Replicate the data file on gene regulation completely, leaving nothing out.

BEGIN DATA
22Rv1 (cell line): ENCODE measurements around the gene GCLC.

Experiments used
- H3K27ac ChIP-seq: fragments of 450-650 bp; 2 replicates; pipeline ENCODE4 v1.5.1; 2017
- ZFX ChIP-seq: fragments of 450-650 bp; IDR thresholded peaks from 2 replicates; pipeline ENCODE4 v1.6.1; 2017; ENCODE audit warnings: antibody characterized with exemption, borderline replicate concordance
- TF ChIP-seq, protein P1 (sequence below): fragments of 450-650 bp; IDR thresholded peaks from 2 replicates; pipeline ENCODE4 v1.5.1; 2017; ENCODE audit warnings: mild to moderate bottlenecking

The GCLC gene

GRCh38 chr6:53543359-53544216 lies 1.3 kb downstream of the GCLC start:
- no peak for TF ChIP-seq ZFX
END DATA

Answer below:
22Rv1 (cell line): ENCODE measurements around the gene GCLC.

Experiments used
- H3K27ac ChIP-seq: fragments of 450-650 bp; 2 replicates; pipeline ENCODE4 v1.5.1; 2017
- ZFX ChIP-seq: fragments of 450-650 bp; IDR thresholded peaks from 2 replicates; pipeline ENCODE4 v1.6.1; 2017; ENCODE audit warnings: antibody characterized with exemption, borderline replicate concordance
- TF ChIP-seq, protein P1 (sequence below): fragments of 450-650 bp; IDR thresholded peaks from 2 replicates; pipeline ENCODE4 v1.5.1; 2017; ENCODE audit warnings: mild to moderate bottlenecking

The GCLC gene

GRCh38 chr6:53543359-53544216 lies 1.3 kb downstream of the GCLC start:
- no peak for TF ChIP-seq ZFX